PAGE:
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Solomon resigns as TWT editor
Question of the Day
The Washington Times announced Thursday that Executive Editor John Solomon had tendered his resignation from the company on Nov. 6.
An award-winning investigative journalist and editor, Mr. Solomon had held the post since Jan. 15, 2008, replacing veteran editor and columnist Wesley Pruden.
Reached on his cell phone late Thursday, Mr. Solomon declined to comment on his decision to resign.
“We will conduct business as usual under the able leadership of Jeff Birnbaum, managing editor-digital, and David Jones, managing editor-print,” said Jonathan Slevin, acting president and publisher of The Times.
“While John Solomon was our executive editor, The Times moved from a print newspaper with a Web site to a multimedia enterprise, following the business strategy developed just prior to his hiring,” Mr. Slevin added. “I salute our newsroom during a difficult week.”
The announcement of Mr. Solomon’s resignation followed four event-filled days at the newspaper that were closely followed by other news organizations and bloggers.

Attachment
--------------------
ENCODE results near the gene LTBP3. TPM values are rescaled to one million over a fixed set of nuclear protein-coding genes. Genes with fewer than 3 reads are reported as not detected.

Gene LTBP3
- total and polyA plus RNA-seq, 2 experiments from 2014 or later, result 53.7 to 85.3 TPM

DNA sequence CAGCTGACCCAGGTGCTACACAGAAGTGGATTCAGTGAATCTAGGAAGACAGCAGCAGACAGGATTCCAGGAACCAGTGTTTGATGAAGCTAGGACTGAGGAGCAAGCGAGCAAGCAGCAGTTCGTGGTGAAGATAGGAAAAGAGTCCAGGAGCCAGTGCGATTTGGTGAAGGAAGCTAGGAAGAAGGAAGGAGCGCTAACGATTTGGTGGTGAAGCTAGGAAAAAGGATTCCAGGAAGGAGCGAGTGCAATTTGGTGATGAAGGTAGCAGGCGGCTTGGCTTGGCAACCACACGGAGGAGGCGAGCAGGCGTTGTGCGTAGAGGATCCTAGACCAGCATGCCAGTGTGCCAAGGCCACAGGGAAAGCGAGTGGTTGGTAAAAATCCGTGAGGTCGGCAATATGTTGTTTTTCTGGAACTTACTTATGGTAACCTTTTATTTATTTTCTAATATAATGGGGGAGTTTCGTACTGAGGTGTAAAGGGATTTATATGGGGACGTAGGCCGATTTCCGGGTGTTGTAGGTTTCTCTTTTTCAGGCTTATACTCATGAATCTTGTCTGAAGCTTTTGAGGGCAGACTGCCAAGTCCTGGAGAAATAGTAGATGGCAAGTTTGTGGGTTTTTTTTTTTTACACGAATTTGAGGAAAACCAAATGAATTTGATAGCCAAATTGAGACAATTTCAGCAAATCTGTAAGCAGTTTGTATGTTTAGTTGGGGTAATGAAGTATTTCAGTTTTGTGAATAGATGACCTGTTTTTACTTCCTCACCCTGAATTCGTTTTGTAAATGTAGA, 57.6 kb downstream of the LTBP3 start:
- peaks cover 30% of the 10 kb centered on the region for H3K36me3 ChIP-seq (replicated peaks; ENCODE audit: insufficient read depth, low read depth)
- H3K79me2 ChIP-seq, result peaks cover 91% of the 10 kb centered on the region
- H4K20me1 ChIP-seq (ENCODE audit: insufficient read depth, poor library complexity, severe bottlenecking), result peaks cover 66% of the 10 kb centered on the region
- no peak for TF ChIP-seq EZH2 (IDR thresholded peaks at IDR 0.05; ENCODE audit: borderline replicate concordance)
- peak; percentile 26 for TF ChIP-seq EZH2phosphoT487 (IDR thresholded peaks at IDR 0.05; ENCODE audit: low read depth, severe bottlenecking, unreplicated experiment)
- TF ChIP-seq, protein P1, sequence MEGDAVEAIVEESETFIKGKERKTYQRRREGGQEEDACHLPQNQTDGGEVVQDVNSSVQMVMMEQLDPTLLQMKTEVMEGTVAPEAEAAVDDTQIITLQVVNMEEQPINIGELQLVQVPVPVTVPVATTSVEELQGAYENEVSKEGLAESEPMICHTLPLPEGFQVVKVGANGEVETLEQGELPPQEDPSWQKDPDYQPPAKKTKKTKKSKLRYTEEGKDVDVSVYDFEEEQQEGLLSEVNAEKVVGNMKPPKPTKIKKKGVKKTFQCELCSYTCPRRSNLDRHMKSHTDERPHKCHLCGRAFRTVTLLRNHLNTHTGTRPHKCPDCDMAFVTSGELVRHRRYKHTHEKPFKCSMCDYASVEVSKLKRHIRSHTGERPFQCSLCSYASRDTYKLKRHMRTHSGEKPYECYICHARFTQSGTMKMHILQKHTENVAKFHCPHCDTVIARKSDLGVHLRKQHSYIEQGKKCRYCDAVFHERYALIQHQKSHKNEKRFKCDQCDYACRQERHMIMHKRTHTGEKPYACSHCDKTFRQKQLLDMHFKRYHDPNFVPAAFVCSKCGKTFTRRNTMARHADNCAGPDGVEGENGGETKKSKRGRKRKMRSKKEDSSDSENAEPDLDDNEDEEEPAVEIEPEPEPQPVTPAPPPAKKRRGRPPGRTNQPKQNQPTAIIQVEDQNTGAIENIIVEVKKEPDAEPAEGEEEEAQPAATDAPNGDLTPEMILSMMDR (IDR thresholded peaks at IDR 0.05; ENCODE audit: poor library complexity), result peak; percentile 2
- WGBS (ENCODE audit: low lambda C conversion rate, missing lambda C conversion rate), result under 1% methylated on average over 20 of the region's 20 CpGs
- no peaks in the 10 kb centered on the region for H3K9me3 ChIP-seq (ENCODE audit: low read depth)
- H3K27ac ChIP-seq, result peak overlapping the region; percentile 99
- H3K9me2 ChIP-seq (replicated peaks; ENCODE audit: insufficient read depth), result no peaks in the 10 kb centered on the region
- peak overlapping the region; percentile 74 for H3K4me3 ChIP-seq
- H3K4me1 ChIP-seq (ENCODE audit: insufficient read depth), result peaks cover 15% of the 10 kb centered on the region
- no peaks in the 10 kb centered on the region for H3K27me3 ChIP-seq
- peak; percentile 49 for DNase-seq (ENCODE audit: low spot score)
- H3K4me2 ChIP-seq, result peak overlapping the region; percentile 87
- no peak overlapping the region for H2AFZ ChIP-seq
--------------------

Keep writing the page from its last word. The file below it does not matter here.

Thomas P. McDevitt - a veteran employee who was promoted from vice president of marketing at The Times to president and publisher of the paper in 2007 - was relieved of his job Sunday, along with Chief Financial Officer Keith Cooperrider and Chairman Douglas D.M. Joo.
Employees were notified of Mr. Solomon’s resignation in an e-mail message from the company and during a brief newsroom meeting as the evening deadline loomed.
“We will pull through. We put out a great product, and we’re going to continue to do that,” Mr. Jones told the assembled crowd of about 70 editors and reporters.
“It’s a loss,” Mr. Birnbaum told the newsroom.
“John Solomon was our leader during a time of remarkable change and tremendous improvements in many ways. His resignation is a loss, but it is not the end of The Washington Times by any means,” Mr. Birnbaum added.
During Mr. Solomon’s tenure, The Times upgraded its Web site and its broadcast news gathering, launched a nationally syndicated radio show, a citizen journalism project and a syndication service - among many other projects meant to keep the paper and its information services competitive in a crowded marketplace.
The Times, like other news organizations, is seeking ways to “monetize” its content and quell competition from broadcast and online sources for audience and ad revenue.
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